Where the Wild Things Are Sierra club outings leaders show you where to meet musk oxen, alligators, whales, puffins, and more. by Dashka Slater
Maybe you were lucky enough to spot a bald eagle or a bobcat. Or maybe it was just a garter snake shimmying across the trail or a heron stalking a swamp for fish. It may have been a rustle in the underbrush, a splash in the water, a warning call, that stopped you in mid-stride, your skin prickling with curiosity. Perhaps you heard it from your tent at night: the low croon of the owl, the brazen foraging of the bear, the screech and cackle of arguing raccoons. Whatever it was, chances are that the moment you encountered one of the earth's wild creatures, everything else stopped. The human drama lost its grip on your attention and you lived in your senses, eager to know more.
We asked eight Sierra Club Outings leaders to tell us where they go to get to know the other species of our planet. They told us about places as remote as the Arctic National Wildlife Refuge in northern Alaska, and as accessible as Everglades National Park, just an hour from Miami. Some can be visited on foot; others require boats, bicycles, or even skis. But all are places where wild creatures gather and where you stand a good chance of meeting them. Bring a soft voice, a quiet tread, a keen eye, and a patient heart. And prepare to be amazed.
Beasts of Yore Arctic National Wildlife Refuge, Alaska
On all the planet, it would be hard to find a more remote and wild place than the 19.6 million acres of the Arctic National Wildlife Refuge. There are no buildings here, no roads, and no trails — just a vast, unbroken expanse of mountains, coastal plain, and boreal forest.
Encounters in the Swamp Everglades National Park, Florida
"In the Everglades," environmental advocate Marjory Stoneman Douglas wrote, "one is most aware of the superb monotony of saw grass under the world of air. But below that and before it, enclosing and causing it, is the water."
Whale Tales Maui, Hawaii
There's much to like about humpback whales — they're big, smart, playful, and they sing. But even an ardent humpback-lover like Lynne Simpson has to admit that the marine mammals have a flaw.
Birder's Paradise Acadia National Park, Maine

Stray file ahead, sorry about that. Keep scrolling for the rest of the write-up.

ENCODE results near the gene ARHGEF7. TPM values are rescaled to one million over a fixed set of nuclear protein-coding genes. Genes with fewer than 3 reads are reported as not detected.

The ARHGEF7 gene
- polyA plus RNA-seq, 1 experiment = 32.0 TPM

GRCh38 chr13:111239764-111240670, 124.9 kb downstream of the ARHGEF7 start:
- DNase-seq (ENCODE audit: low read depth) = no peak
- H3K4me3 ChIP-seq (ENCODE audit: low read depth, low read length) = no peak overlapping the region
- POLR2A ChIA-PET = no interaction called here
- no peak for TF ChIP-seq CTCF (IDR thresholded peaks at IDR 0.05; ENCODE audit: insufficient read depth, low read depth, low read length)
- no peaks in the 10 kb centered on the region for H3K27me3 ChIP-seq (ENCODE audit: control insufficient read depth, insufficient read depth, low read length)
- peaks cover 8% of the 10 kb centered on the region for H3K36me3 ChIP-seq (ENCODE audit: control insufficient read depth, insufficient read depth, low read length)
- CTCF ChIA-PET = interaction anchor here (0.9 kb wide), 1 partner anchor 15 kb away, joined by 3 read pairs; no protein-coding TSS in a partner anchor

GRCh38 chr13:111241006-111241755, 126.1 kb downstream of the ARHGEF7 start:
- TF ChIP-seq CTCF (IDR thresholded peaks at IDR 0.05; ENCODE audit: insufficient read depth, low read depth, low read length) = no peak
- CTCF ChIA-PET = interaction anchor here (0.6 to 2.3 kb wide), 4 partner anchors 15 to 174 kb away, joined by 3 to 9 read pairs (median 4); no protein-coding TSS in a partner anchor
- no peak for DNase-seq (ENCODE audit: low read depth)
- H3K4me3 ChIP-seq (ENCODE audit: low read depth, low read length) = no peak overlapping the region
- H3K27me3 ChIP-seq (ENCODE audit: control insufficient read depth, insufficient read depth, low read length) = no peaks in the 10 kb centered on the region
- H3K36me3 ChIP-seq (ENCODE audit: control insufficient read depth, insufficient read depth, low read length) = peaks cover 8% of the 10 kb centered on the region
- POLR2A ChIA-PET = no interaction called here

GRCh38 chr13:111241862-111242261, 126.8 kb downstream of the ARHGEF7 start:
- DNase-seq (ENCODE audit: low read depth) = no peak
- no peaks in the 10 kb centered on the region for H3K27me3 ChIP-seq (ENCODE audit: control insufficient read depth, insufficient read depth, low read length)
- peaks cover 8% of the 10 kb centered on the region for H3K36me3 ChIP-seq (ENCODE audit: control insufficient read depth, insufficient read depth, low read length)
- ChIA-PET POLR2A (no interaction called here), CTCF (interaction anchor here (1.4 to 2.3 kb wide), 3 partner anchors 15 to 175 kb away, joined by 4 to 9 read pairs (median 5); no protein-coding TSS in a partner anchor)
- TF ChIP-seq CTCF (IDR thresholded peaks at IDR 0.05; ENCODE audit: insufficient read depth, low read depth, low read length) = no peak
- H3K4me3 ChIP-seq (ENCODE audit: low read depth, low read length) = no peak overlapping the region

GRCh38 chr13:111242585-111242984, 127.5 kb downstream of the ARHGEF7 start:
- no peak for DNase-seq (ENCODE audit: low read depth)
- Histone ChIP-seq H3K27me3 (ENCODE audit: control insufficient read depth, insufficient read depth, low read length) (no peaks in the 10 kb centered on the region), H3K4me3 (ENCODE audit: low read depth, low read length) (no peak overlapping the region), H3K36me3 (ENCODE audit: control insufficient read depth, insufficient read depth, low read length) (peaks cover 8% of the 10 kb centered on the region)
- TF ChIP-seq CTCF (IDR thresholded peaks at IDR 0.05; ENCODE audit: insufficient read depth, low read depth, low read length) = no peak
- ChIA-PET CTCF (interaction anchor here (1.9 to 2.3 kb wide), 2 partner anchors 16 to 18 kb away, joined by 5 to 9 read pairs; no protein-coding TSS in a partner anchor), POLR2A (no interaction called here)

Acadia's Mount Desert Island was once the playground of wealthy industrialists like the Rockefellers, Carnegies, and Fords. Few of the mansions they called "cottages" survived, but the landscape has — and its granite mountains, cobble beaches, spruce forests, and bogs and marshes make a birder's paradise.
The Bears' Lair Olympic National Park, Washington
Ninety-five percent of Olympic National Park is wilderness — old-growth and temperate rainforests, subalpine lakes, salmon streams, glacier-capped peaks, and the largest stretch of wild coastline in the Lower 48.
Winter Rendezvous Lamar Valley, Yellowstone National Park, Wyoming
For most of the year, the animals in Yellowstone are spread out over the park's 2.2 million acres, doing their best to avoid the nearly 3 million annual human visitors. But in the winter, when the tourist population thins out, the animals (at least the ones that aren't hibernating) cluster near Yellowstone's meadows and thermal springs.
Tropical Menagerie Lower Rio Grande Valley, Texas
When the Spanish first came to Texas in the 1500s, the Lower Rio Grande Valley was a green oasis of dense, scrublike thorn forest and grassland. No more: Agriculture and cattle-grazing have transformed much of the area into a virtual desert, and the land is scarred with highways and oilfields.
Island of the Northern Stars Isle Royale National Park, Michigan
During the particularly cold winter of 1948Ð49, Lake Superior, the largest freshwater lake in the world, froze over. A female wolf walked across the ice and took up residence on Isle Royale, a 45-mile-long and 9-mile-wide wilderness normally two hours by boat from the nearest land.